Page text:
Derby weekend is the time which shows all the glamour and glory of the Bluegrass State. The eyes of the world were focused on Louisville and Churchill Downs.

As some who may have followed this column over the years likely realize I have mixed feelings about The Derby. But then, The Derby is full of paradox itself. It’s a very poor state’s version of Mardi Gras, a weekend bacchanal which some party-goers stretch through an entire week.

The rich, those pretending to be and those scrabbling and scratching and hoping to be will all be there in their finest hats and spring jackets and dresses. Before Stephen Foster does his part, some of us of will recall the beautiful song is about a slave being sold south. 

Politicians and civic leaders will be hosting a bunch of well to do business prospects, hoping to lure them to Kentucky — and if the pageantry of the Derby isn’t enough, well there are tax dollars handed out rather than spending them on education or health care.

Don’t get me wrong: Saturday I plan to be in front of a television to watch “the two most exciting minutes in sports.” Perhaps by then I’ll even know the names of some of the horses and have picked a favorite. But that doesn’t really matter: what matters is hearing more than 100,000 people sing “My Old Kentucky Home” as the horses leave the Paddock for the track. I’ll be proud of showing off Kentucky at its most glorious to the rest of the world.

But we might be wise to pause for just a moment in our pride and pleasure and recall all those other Kentuckians for whom a trip to The Derby and Millionaires’ Row is as remote as a glass slipper left behind at the ball. Those who scrabble and scratch not to become rich and rub shoulders with the socially elite at The Derby but who scrabble and scratch simply to get by.

There will be among the affluent at Churchill Downs Saturday some who contend the plight of the less fortunate has more to do with their personal choices and failures than with the whims of fortune, or public policy or the lack of charity (in its original meaning) in society. That makes it easier to look away. Nor is it just the rich and fortunate who engage in such rationalization to allow us to look away.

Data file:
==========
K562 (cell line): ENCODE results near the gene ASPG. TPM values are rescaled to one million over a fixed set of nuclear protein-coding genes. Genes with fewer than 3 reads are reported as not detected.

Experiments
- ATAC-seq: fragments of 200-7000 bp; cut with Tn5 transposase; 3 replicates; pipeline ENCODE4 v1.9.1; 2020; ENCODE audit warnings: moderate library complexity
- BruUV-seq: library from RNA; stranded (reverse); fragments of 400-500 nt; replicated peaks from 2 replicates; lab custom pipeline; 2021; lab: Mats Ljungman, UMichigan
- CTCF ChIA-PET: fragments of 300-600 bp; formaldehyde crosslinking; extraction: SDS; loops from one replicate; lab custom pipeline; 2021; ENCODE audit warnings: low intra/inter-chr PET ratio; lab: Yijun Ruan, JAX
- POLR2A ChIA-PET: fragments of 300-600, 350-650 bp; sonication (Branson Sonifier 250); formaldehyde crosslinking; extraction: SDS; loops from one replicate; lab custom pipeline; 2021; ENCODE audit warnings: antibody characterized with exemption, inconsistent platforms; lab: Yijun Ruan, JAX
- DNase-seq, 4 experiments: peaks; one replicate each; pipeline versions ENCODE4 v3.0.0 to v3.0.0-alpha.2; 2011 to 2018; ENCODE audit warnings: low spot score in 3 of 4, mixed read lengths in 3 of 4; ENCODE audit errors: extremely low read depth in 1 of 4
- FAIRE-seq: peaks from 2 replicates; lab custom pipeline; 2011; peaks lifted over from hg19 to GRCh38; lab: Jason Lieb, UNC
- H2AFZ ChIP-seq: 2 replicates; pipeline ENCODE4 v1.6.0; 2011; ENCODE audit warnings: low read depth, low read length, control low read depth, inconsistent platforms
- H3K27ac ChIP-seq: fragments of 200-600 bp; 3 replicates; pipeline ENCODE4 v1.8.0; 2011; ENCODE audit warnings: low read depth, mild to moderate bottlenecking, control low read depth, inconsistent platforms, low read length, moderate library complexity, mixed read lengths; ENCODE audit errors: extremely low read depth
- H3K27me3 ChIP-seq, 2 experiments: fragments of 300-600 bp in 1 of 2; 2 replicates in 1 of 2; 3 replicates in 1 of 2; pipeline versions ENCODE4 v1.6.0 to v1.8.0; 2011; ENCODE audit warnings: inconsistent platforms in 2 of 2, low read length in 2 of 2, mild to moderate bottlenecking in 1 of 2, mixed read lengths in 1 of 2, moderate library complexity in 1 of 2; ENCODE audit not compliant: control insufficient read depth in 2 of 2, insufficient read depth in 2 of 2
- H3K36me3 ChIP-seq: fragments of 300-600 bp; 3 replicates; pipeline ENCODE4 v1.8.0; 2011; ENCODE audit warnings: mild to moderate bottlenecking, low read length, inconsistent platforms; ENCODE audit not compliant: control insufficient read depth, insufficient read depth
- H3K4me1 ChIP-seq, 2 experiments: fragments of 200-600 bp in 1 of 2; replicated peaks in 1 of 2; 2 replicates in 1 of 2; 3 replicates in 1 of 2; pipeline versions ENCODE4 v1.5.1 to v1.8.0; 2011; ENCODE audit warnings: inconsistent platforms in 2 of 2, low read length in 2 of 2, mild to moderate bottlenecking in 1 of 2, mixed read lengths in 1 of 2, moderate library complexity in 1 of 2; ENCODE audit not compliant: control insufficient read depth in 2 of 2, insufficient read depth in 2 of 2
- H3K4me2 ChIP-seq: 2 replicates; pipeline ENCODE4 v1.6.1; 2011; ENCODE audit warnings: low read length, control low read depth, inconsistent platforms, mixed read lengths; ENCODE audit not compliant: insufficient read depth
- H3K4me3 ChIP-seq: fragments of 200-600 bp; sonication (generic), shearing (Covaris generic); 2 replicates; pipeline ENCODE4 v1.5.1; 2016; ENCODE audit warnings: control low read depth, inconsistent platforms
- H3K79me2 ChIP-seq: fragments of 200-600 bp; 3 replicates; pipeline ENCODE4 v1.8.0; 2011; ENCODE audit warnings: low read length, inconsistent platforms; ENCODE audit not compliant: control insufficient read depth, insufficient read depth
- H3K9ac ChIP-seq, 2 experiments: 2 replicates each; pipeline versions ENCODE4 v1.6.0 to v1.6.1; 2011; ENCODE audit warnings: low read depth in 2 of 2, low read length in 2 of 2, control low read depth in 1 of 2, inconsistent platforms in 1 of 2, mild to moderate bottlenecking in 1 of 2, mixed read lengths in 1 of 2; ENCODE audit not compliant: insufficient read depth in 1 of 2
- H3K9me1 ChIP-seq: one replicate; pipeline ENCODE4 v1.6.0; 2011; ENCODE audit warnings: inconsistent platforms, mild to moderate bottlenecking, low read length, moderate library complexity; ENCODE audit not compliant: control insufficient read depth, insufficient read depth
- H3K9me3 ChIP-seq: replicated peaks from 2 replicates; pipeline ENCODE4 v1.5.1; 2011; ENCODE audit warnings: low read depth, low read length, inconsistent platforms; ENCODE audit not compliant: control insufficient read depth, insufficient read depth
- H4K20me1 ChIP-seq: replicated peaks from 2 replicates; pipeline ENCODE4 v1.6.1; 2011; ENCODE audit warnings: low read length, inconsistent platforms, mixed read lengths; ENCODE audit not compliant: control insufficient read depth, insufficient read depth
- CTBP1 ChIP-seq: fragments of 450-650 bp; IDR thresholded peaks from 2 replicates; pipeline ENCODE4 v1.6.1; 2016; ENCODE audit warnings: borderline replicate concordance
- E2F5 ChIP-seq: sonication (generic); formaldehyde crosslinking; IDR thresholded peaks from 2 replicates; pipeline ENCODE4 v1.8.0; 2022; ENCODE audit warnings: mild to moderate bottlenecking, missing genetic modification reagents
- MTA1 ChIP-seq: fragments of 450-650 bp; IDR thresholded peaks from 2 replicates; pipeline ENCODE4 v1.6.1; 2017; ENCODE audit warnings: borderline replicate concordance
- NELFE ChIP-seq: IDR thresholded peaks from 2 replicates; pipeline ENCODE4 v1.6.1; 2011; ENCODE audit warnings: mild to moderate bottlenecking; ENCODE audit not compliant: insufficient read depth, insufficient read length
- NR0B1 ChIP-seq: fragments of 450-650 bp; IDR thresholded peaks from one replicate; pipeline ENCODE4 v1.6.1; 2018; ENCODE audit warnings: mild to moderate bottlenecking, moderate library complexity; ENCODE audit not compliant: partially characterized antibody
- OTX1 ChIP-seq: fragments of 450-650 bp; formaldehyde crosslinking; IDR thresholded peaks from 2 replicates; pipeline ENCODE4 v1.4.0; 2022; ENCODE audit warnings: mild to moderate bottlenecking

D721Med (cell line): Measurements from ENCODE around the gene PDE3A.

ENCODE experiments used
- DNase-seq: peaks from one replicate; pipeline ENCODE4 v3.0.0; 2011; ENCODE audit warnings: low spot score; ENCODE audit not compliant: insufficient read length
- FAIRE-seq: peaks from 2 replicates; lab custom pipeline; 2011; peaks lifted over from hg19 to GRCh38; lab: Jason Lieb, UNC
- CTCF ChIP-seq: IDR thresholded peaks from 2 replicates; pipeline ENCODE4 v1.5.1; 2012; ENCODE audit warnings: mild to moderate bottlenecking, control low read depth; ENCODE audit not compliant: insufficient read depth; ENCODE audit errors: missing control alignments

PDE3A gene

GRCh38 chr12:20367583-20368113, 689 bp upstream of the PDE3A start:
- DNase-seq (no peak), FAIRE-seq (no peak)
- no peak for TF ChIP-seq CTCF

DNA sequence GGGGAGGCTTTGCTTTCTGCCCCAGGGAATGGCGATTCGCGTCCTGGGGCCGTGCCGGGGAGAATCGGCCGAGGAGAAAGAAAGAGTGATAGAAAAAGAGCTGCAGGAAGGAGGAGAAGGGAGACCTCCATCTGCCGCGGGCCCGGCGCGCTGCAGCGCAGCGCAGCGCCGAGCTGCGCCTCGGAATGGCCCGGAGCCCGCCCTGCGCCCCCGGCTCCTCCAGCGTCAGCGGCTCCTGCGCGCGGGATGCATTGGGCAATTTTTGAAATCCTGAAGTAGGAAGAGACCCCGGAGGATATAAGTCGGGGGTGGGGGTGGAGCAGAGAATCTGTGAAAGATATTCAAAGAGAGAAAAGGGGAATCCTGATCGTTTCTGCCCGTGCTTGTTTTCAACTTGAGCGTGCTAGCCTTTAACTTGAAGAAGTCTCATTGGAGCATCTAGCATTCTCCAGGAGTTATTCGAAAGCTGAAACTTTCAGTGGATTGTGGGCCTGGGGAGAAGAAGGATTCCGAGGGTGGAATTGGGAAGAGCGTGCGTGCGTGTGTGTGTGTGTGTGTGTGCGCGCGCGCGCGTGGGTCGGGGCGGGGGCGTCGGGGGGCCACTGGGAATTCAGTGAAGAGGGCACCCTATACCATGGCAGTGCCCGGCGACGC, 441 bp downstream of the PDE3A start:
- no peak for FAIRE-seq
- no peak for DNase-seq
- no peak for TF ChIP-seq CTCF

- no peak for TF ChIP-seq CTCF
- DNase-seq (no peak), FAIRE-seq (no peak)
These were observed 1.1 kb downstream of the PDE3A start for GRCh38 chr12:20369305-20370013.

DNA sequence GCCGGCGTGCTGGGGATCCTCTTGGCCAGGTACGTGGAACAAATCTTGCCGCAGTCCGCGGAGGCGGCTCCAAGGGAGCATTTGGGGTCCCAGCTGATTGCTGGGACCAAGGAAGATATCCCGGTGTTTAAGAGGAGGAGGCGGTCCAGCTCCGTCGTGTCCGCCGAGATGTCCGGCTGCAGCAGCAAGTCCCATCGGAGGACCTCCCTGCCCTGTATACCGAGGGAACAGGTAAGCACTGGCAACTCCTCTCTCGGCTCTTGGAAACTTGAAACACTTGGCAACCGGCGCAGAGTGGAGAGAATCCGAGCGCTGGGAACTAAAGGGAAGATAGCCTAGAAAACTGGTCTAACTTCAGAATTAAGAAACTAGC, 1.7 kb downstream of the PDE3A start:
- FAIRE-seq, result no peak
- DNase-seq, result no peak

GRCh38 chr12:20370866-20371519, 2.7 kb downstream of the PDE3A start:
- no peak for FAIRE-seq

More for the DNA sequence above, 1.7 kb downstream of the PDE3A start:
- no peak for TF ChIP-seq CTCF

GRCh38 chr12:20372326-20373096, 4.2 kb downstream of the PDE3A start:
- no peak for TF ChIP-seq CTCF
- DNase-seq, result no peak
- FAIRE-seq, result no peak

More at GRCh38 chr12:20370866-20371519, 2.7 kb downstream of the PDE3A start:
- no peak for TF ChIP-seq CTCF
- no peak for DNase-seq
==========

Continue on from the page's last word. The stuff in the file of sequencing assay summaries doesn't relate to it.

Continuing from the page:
Oh maybe a few will shake off the hangover long enough Sunday to attend church and ask forgiveness for the excesses of Saturday. Or perhaps they’ll use their presence for worship as another means of rationalization.

But it might be best to look directly at how Kentucky got here and what it will take to get somewhere better.

Writing about the election of Kentucky Gov. Bert Combs, John Ed Pearce wrote:

“Kentucky was caught Then as now, in its historic bind: it was a poor state; its people had incomes below the national average and were consequently reluctant to support programs that cost new taxes, no matter how much they were needed,” Pearce wrote in his book “Divide and Dissent.”

“This cycle of despond — a poor people keeping poor a government that helped to keep them poor — produced repeated pleas for more progressive government, But progressive government means more money for such things as schools; that meant higher taxes; and the voters had long ago gotten into the habit of baying along behind politicians who promised to ‘cut the waste,’ trim the state payroll, and produce honest government — all of which would miraculously improve their lot without raising taxes.”

So take some time to enjoy The Derby. I hope you manage big winnings and small hangovers. But remind yourself, Derby Day is not reality in Kentucky and if you truly want to change that reality, you’re going to have to pay for it.

Ronnie Ellis is the former statehouse reporter for CNHI Kentucky and writes a weekly column. Follow him on Twitter @cnhifrankfort.